Granddad left Missouri a 90 pound weakling. He weighed 105 pounds when he came back but he still complained, The 6th January 1876, he and Miss Julia Boren were married. There was no more complaining in his dairy. They went to parties, danced and had a good time. He quit writing in his book 29 Oct, 1876.
Alexander had the farm all to him self the boys were all gone but A.C. They divided the farm, A/C. took the north half of the 80 acres in the bottom, bought more ridge land and started digging a cistern, where his house was going to be built. It was a good quarter of a mile north of the old log house. Before he got it finished, he took the postmaster job at Neelys Landing.
I’ve heard my grandma say, when they drove up to that big house on the bank of the river, she couldn’t hardly make herself get out of the wagon. She didn’t like it there. She said at nite you could hear big chunks of the bank falling into the river. They didn’t stay there but about a year.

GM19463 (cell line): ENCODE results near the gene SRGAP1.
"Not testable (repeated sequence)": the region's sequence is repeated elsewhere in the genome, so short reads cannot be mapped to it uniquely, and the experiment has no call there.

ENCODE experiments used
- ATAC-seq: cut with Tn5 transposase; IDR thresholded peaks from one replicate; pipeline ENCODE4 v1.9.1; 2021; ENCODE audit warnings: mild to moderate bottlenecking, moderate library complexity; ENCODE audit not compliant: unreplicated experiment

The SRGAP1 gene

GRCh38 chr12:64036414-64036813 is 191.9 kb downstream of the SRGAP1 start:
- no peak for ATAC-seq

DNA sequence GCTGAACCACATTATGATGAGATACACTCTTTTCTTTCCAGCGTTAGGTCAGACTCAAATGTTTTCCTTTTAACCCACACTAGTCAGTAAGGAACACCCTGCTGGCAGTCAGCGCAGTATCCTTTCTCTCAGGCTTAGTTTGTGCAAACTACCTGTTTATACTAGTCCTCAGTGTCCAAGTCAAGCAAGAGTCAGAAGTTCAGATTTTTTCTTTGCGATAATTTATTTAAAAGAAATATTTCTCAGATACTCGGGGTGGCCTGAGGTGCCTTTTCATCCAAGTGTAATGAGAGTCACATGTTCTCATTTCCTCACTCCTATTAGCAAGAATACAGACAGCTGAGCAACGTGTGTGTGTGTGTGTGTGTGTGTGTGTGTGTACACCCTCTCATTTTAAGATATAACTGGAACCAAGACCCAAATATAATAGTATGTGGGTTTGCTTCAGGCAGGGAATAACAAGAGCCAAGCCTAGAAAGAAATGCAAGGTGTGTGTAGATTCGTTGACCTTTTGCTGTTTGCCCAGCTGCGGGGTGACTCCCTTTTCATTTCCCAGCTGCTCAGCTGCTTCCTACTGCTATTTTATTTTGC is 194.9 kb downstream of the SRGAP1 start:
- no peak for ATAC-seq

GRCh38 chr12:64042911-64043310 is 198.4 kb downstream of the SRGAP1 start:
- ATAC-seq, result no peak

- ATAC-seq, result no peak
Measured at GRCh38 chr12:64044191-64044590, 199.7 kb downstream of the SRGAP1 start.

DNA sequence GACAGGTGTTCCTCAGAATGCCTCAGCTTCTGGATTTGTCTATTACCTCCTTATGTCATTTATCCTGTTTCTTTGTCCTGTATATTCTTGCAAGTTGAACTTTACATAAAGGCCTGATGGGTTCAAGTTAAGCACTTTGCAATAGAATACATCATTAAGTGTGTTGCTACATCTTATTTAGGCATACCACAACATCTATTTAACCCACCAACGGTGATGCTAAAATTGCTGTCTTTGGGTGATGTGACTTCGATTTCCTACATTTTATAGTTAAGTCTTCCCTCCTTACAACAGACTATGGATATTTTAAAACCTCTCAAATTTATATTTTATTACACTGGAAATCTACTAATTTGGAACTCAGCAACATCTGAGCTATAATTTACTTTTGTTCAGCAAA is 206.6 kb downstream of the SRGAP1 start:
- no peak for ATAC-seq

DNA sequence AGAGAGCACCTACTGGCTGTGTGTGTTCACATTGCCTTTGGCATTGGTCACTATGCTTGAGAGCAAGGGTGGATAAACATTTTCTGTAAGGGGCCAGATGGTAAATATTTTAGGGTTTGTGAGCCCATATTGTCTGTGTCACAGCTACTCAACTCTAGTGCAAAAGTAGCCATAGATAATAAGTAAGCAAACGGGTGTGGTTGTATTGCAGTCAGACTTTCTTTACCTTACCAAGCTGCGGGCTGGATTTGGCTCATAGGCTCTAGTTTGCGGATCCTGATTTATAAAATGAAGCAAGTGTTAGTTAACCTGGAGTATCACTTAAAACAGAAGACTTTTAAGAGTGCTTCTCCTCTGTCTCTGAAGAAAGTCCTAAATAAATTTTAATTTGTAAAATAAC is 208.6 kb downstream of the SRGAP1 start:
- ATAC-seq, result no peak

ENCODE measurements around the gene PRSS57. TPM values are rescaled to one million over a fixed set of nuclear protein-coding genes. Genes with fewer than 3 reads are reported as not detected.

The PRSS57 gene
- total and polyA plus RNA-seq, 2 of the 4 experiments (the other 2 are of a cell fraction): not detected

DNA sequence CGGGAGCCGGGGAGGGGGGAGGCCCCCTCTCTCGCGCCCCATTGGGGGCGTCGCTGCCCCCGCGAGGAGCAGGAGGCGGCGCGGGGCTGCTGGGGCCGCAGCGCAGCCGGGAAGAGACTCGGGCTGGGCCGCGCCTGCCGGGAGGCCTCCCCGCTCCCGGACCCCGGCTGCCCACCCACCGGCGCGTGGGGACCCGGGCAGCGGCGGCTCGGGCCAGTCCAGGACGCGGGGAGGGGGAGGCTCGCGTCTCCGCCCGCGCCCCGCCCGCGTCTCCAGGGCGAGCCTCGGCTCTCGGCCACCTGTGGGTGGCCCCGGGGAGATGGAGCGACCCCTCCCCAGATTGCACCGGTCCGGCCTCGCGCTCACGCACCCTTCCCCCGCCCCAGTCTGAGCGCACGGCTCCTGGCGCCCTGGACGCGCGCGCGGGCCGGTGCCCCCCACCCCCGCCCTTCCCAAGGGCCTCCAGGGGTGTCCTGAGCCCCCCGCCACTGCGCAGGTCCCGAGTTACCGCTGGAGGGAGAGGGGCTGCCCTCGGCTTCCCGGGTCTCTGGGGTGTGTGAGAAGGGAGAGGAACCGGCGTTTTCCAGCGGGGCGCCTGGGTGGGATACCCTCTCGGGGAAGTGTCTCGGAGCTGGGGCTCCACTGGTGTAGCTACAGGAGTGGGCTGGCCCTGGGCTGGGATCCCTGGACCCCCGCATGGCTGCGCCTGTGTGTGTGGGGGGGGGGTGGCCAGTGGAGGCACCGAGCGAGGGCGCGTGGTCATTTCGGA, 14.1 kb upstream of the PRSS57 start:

They moved to Pocahontas and stayed there a couple of years. They lived in the same house that they bought back in 1921 to live out their retirement years from 1923 til 1942 in Pocahontas.
By 1880 Amos and Theodore were in Kansas, Hugh was away teaching school. Lowery had gone to Illinois. Philip Clodfelter had come to the old log house to spend his last years with his daughter Elizabeth. She got 10 acres of his bottom land for this service. Philip was a care to take care of. Elizabeth had her two girls to help but Alexander had no one to help with the farm, and he was in poor health.
Grand-dad moved back to the house he had started when he got married. He would be close to the old folks and could help on the farm.